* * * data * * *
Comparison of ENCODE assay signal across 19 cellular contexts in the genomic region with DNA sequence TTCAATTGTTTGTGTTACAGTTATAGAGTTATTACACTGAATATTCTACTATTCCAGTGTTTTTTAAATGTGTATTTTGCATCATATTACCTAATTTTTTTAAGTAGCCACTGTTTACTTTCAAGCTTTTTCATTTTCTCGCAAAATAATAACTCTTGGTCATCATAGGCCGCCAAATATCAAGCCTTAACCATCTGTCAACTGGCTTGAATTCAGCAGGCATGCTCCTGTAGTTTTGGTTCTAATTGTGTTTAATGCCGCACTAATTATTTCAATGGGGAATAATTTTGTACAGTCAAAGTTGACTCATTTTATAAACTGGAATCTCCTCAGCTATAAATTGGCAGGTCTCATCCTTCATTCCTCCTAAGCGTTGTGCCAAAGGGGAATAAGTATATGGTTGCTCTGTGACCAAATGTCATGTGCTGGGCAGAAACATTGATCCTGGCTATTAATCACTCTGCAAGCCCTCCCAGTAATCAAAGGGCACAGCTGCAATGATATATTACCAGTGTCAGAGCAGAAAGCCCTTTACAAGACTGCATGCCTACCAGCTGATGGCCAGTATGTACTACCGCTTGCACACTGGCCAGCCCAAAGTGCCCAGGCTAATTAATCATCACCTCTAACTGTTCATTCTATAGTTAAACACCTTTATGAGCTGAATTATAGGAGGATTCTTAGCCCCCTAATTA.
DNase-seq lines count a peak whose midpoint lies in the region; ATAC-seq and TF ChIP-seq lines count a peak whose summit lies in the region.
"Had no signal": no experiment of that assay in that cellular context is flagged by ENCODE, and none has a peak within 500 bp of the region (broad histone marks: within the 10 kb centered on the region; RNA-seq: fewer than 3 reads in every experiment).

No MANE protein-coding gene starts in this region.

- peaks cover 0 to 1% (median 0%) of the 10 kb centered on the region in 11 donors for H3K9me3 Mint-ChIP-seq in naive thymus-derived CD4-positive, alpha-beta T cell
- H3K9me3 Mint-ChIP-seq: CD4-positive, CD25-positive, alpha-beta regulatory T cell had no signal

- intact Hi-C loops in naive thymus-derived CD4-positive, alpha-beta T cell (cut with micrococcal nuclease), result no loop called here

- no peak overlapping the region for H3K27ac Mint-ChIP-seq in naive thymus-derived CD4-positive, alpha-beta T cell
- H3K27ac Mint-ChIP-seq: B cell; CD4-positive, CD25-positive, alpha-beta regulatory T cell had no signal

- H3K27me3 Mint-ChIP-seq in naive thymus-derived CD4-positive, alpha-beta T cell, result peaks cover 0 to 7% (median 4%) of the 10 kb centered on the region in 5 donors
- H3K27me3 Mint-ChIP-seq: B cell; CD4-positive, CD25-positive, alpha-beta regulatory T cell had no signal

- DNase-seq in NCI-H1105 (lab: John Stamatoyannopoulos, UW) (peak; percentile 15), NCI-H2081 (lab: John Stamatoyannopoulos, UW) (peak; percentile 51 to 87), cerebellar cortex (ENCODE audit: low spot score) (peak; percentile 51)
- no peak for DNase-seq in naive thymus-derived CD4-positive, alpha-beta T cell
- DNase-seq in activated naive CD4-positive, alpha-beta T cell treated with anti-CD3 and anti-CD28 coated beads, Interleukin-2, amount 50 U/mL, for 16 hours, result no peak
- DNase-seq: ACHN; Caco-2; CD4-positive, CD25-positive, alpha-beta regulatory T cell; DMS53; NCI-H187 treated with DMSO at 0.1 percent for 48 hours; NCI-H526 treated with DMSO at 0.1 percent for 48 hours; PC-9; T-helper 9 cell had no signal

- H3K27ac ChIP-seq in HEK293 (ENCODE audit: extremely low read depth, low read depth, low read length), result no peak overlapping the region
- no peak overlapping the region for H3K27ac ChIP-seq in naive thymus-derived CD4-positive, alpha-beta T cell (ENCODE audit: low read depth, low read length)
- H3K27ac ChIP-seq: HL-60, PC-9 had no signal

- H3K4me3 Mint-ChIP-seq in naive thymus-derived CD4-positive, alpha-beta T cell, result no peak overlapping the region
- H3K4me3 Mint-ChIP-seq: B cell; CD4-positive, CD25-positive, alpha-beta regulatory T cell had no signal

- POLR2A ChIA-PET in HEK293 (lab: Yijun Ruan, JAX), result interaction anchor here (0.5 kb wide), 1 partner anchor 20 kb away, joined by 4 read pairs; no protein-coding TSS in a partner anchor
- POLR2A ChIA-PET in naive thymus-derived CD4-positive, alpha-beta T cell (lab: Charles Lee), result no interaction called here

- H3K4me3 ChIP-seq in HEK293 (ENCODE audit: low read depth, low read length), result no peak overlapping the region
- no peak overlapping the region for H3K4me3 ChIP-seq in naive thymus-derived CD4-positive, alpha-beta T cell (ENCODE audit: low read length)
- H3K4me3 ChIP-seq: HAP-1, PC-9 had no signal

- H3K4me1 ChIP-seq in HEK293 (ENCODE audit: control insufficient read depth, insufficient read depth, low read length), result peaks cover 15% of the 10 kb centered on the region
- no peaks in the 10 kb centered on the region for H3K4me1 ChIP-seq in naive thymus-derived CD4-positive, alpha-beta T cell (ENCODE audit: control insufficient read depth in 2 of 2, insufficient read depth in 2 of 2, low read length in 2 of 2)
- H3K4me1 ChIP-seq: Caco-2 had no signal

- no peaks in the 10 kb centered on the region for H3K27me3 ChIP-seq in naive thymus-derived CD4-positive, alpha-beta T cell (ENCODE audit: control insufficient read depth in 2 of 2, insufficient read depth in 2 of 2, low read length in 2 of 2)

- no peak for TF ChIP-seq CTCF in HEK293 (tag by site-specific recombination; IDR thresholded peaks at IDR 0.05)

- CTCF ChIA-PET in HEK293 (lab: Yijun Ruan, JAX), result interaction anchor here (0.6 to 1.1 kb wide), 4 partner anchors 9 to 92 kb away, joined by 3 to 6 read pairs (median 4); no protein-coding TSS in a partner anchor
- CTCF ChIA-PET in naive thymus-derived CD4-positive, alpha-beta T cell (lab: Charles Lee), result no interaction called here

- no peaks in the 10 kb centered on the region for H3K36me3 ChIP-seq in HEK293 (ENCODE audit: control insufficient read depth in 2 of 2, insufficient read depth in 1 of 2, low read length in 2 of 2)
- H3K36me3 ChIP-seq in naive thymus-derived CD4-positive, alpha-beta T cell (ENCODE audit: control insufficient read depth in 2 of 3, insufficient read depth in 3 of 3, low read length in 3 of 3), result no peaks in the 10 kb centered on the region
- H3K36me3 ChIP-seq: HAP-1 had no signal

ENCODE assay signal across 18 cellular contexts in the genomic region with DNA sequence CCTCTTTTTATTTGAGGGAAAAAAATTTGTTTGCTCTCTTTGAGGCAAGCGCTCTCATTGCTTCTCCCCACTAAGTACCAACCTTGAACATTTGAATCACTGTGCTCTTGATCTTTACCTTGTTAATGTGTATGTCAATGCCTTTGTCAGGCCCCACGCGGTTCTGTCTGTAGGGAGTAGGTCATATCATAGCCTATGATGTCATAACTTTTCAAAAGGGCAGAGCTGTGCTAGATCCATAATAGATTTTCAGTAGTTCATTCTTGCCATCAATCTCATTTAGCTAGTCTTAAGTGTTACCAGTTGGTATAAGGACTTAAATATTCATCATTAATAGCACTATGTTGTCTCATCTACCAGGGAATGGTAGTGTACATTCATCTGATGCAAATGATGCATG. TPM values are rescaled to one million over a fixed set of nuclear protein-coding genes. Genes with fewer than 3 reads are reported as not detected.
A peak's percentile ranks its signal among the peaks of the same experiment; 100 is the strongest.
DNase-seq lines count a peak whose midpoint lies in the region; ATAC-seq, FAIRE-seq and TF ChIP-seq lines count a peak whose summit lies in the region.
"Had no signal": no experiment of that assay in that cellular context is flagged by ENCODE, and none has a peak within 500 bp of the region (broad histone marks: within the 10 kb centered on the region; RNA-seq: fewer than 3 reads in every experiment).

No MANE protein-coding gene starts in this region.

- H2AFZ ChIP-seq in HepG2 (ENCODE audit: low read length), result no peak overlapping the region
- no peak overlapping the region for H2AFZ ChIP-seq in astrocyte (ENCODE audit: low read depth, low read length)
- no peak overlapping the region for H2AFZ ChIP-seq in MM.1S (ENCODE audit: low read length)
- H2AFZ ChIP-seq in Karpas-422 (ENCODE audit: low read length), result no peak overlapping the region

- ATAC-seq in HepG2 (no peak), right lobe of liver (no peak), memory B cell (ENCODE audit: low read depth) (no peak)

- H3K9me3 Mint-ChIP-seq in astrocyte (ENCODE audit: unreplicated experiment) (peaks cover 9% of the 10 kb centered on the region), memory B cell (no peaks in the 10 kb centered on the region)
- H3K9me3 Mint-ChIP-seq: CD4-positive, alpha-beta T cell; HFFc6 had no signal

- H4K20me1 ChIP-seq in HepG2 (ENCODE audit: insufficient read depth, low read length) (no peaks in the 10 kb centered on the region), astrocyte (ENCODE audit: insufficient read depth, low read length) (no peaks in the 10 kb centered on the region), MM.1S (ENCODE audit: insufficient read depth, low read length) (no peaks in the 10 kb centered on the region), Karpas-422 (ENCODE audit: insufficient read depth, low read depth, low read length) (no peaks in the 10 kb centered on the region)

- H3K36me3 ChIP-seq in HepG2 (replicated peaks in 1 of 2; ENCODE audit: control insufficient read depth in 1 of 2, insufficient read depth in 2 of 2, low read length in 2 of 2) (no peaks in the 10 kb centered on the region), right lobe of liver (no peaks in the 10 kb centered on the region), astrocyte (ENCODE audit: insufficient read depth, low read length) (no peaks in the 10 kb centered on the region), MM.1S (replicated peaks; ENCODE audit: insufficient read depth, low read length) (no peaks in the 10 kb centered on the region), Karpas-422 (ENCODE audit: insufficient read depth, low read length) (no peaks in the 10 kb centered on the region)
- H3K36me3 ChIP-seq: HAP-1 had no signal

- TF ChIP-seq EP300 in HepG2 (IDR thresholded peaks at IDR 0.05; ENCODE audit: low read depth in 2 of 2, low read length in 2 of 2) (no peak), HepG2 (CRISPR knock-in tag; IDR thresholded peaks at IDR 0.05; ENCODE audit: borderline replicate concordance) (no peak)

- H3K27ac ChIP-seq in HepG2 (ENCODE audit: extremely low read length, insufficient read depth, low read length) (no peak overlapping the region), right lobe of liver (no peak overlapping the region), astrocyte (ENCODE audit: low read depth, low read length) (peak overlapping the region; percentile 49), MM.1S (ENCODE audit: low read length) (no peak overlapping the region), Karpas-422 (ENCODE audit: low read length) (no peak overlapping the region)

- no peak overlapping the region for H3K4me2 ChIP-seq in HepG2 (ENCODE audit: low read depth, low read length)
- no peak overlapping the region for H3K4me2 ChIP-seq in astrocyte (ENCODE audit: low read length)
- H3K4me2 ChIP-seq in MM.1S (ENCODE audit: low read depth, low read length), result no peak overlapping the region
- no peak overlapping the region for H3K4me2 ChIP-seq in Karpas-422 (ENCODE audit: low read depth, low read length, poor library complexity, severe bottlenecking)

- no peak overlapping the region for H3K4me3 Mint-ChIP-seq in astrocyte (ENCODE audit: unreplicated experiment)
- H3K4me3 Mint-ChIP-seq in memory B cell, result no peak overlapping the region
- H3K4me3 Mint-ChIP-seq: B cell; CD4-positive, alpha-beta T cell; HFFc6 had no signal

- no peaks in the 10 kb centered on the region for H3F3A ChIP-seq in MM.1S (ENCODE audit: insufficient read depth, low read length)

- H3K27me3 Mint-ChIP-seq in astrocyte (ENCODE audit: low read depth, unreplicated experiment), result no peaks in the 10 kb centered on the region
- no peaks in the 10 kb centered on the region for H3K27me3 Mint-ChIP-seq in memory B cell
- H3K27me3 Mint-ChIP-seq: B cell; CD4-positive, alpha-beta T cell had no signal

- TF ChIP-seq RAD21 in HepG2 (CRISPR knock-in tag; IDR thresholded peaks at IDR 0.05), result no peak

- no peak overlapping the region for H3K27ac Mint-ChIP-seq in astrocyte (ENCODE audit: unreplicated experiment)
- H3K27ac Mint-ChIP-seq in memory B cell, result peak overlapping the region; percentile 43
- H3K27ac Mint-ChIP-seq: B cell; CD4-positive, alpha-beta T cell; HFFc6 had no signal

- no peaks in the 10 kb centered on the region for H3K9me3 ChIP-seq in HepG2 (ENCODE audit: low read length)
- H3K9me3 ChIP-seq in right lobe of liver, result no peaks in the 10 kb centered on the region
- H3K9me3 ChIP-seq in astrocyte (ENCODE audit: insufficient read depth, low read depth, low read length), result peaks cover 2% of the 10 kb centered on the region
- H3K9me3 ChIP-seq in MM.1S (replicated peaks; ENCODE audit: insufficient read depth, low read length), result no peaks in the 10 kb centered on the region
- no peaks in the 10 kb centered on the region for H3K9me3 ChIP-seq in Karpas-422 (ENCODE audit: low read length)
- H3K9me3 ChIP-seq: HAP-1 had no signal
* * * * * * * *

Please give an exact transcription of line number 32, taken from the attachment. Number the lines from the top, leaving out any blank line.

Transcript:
- CTCF ChIA-PET in naive thymus-derived CD4-positive, alpha-beta T cell (lab: Charles Lee), result no interaction called here